Length: 107 minutes / 1.78 hours
Let’s get one thing straight: computers are incredible. Each successive year that passes, I find my eyes blown away at the amazing capabilities of computers to create the kind of imagery found in movies like this. From hair and water effects to some of the more supernatural aspects, the visuals of this film are quite commendable. Sure, Zootopia (2016) looked good too, but since its characters weren’t human or in a “human” environment, it was difficult to see just how amazing the visuals could be. But this was likely due to Zootopia having more focus on an interesting plot instead of stunning effects.
I am impressed that Disney has taken the leap to another non-white “princess” with Moana, but much of the cliche trappings of this type of film are out in full force. If I were to tell you Disney made a coming-of-age movie featuring the main character with an animal sidekick, a mute anthropomorphized assistant, and a magical, shape-shifting partner, you’d likely think I had just described Alladin (1992). Alternatively, if I informed you that Disney made a film set in the Pacific Ocean, you’d tell me it was Lilo & Stitch (2002).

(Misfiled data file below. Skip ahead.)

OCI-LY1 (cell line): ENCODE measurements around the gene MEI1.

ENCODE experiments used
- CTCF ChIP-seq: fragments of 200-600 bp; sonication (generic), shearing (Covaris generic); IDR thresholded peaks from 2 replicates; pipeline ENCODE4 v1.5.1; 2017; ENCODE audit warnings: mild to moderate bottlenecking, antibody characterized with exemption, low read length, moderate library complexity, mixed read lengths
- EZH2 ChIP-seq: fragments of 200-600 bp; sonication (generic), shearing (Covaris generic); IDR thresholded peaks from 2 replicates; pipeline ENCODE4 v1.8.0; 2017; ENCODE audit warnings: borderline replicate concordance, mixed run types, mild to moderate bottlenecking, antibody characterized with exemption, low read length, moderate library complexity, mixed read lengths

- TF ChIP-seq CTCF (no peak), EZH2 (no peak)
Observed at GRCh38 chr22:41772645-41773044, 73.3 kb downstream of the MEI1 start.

Consequently, Moana holds faithfully to the Disney formula, despite not having a romantic side-plot (a la Mulan (1998)). Maybe these are just side effects of having non-white characters, but this also helped give it a unique cultural backdrop which was propelled along by its catchy and singable songs. If anything, perhaps it is due to our society embracing the role of independent female leaders. Sure, the main character had the help of a demi-god, but she ended up doing most of the “heavy lifting” of carrying the plot herself. She didn’t need a man to accomplish her mission or achieve her dreams.
Another visually stunning Disney film with your standard Disney plot, I give Moana 4.0 stars out of 5.